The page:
There’s more to vegan and vegetarian cuisine than a mound of bland raw veggies and verdant greens. Restaurant chefs in Singapore are producing healthy, meat-free dishes that don’t sacrifice taste. There’s a lot more to plant-based cuisine than boring salads and endless carbs at these restaurants around the city. Vegans and vegetarians have a wide variety of cuisines to select from, including Korean, Peranakan, Japanese, and Italian. It’s time to say goodbye to boring salads!
How about a slaughterhouse without the bloodshed? Unusual in the extreme. With its meats, though, Love Handle intends to change all that. From raw meatballs to unagi fillets and even beef wellingtons, Asia’s first plant-based butcher has an impressive array of meat options on display at its glass counter. The butchery is divided into three sections: raw meats, marinated and prepared meats, condiments, and dairy products are all on display. In addition to top industry names such as Impossible, Tindle, Growthwell, and many others, it also offers thoroughly developed in-house inventions.
When it comes to vegan cuisine, Cultivate is a one-stop shop: they’re plant-based, GMO-free, and gluten-free – all while keeping their menu entirely vegan. Moreover, they feel that “pure food” is the finest way to cultivate one’s best self. There’s no excuse not to make the trip to Maxwell Reserve Hotel’s vegan café, which features a library-themed environment with bookshelves lining the walls.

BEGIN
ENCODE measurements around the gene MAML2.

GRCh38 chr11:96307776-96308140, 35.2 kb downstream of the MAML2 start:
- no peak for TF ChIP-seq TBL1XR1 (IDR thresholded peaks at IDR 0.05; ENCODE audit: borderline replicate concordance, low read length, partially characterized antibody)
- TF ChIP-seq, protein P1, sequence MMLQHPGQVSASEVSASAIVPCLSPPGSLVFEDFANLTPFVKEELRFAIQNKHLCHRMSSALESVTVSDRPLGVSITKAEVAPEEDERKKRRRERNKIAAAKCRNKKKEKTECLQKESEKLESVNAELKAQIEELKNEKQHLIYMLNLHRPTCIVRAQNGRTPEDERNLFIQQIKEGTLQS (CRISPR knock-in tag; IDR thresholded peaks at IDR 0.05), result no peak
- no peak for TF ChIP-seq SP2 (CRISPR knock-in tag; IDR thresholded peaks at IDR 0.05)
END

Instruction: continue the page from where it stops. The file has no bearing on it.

One of the best-known chefs in the world, Christina Rasmussen, is behind this pocket bar, together with Sasha Wijidessa of Operation Dagger and 2am dessert bar’s Janice Wong. Small meals and cocktail pairings are the order of the day at this plant-based eatery. There is an a la carte menu as well as a pairing degustation, but if you’re looking for something different, try the pink oyster mushroom wrap or the kombu tartlet.
At Analogue, the plant-based menu is not limited to cocktails. Indulgent dishes without meat: jackfruit tacos ($25 for three) are filled with thick, meaty Rempah-spiced filling; pumpkin dumplings ($20) have a soft, mochi-like skin and are filled with creamy filling. Take a sip or two to wash it all down.
The spacious interior of Green Common has a 112-seat eatery as well as a retail corner where a wide range of worldwide meat-free brands is available. The Green Monday Group originally opened the concept store in Hong Kong to promote mindful eating. Green Common’s first store in Southeast Asia opened in VivoCity. You’ll discover a wide array of meat substitutes on the broad menu, including pizza, noodles, and street food from across the world.
Veganized versions of popular Joo Chiat meals are available at this café in the neighborhood. Using vegan rempah and veggies, as well as meat-like mock-ups, the Nyonya mee siam and nine-spiced mee soto ($6.90 each) are both delicious and authentic-tasting options. Nasi campur ($12.90) comes with unpolished rice, greens, acar, tofu scramble, and a faux pork rendang in a platter that’s big enough to share.